(CBS NEWS) THE PENTAGON - A top secret air mission gone wrong was remembered this week, more than half-a-century after it first made headlines. It's a story of Pentagon vindication and a son's devotion to his father.
Depending on what you've read, Francis Gary Powers is one of the most famous -- or infamous -- pilots in American history. Ever since his U-2 spy plane was shot down over the Soviet Union on May Day 1960, this question, as put by Walter Cronkite, has hung over him.
"Did Francis Gary Powers, captured U-2 pilot, conduct himself honorably in the service of his country?" asked Cronkite in archival footage.
His son, Francis Gary Powers, Jr., has spent his life trying to answer that question -- beginning with the moment a Soviet anti-aircraft missile knocked his father's plane out of the sky.
"The nose pitches forward, the wings break off, my father finds himself spinning down towards the ground in the wreckage. He falls from 70,000 feet to 30,000 feet before bailing out of the aircraft," said Gary Jr.
The director of the CIA assured President Eisenhower the pilot could not have survived and Eisenhower told the world it was just a weather plane that had strayed off course. Two days later, Soviet leader Khrushchev gleefully announced the pilot was alive and being interrogated.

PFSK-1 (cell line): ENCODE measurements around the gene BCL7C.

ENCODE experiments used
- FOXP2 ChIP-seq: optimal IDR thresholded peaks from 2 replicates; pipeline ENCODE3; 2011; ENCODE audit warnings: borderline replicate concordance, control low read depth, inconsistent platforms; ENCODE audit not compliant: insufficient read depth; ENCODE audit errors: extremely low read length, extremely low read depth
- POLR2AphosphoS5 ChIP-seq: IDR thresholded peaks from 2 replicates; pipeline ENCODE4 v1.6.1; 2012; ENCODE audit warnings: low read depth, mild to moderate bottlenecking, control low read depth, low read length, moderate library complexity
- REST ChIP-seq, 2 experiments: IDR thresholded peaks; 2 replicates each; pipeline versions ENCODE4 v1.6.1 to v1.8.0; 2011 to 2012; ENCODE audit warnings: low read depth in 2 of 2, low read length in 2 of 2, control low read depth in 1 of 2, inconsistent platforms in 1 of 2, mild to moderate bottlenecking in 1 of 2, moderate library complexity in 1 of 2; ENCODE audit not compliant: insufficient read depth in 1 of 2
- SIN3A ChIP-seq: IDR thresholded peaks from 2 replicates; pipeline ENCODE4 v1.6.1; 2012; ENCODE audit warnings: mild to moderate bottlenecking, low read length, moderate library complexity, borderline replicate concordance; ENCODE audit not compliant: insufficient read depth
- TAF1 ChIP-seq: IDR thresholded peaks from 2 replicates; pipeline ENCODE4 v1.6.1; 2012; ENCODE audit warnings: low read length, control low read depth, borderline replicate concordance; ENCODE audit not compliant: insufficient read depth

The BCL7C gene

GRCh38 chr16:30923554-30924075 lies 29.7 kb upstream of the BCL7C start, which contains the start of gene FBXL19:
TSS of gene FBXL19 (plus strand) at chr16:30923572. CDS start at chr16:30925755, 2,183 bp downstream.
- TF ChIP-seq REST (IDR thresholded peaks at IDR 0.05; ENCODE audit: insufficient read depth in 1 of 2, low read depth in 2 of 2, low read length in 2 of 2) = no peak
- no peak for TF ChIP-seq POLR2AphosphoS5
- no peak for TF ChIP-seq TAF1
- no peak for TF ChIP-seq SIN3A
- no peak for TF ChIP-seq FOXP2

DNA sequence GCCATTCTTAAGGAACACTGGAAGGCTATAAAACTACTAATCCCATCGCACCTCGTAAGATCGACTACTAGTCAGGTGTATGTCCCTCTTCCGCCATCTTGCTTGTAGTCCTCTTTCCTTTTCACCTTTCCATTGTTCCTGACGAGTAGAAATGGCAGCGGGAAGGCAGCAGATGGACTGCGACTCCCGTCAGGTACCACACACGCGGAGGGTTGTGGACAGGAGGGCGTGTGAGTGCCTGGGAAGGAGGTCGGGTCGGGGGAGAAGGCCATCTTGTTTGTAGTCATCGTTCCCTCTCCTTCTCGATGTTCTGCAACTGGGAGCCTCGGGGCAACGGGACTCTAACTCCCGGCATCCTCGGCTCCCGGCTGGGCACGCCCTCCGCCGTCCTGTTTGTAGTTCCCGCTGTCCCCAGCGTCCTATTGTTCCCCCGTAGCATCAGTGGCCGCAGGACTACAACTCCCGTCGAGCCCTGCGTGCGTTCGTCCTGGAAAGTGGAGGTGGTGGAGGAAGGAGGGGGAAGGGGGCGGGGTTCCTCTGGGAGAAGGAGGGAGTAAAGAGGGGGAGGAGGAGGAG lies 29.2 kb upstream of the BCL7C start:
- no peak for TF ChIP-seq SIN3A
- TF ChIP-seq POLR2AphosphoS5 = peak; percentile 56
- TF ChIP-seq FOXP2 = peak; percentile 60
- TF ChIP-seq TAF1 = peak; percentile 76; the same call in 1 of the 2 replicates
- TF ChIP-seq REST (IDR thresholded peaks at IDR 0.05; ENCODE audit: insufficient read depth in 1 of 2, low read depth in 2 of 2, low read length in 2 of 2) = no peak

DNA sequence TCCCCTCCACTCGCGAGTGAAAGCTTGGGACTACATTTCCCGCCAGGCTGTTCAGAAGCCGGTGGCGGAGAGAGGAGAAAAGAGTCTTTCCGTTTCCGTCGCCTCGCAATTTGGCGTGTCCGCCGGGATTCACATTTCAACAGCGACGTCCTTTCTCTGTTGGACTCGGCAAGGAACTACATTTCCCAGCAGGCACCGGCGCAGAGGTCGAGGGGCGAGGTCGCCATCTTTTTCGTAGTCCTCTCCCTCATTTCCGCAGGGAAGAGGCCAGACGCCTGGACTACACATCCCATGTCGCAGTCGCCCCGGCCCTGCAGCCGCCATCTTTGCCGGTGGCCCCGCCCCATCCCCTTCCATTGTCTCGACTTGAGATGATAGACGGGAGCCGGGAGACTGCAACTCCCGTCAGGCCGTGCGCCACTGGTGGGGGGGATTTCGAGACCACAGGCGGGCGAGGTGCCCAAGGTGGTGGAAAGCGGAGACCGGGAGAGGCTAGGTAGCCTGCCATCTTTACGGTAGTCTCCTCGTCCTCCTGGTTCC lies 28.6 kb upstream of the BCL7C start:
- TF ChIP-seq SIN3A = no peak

"It was the first time in American history that a president had been caught lying to the American public," said Gary Jr.
Powers was put on trial, and to avoid the death sentence, made this confession.
"I realize that I've committed a grave crime and I realize that I must be punished for it," he said from archival footage.
Powers spent 21 months in a Soviet prison and then came home to a chorus of questions about his conduct.
As a kid growing up, all Gary Jr. wanted to know was: how high was his father flying.
"So after a few days of pestering him, he finally-- before he was tucking me into bed -- turned to me and said, 'i wasn't flying high enough, now go to bed.'"
His father was killed in a helicopter crash in 1977 and buried at Arlington National Cemetery -- the questions still unanswered. On Friday, the Air Force chief of staff finally delivered the answer: "Today, it's my honor to posthumously award Capt. Gary Powers the Silver Star for his heroic action and his loyalty."
The Silver Star was presented to Francis Gary Powers III -- perhaps the only member of his generation who knows U-2 is a spy plane, not just a rock band. Now he knows one more thing: His grandad was a hero.